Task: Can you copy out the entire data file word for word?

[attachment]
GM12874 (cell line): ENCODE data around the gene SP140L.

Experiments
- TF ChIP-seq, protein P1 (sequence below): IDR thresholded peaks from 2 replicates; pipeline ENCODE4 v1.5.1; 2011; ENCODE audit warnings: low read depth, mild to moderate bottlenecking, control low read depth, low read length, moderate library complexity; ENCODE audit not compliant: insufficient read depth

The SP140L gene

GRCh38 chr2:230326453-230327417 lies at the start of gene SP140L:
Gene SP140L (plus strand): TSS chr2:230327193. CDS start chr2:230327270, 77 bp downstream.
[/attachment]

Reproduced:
GM12874 (cell line): ENCODE data around the gene SP140L.

Experiments
- TF ChIP-seq, protein P1 (sequence below): IDR thresholded peaks from 2 replicates; pipeline ENCODE4 v1.5.1; 2011; ENCODE audit warnings: low read depth, mild to moderate bottlenecking, control low read depth, low read length, moderate library complexity; ENCODE audit not compliant: insufficient read depth

The SP140L gene

GRCh38 chr2:230326453-230327417 lies at the start of gene SP140L:
Gene SP140L (plus strand): TSS chr2:230327193. CDS start chr2:230327270, 77 bp downstream.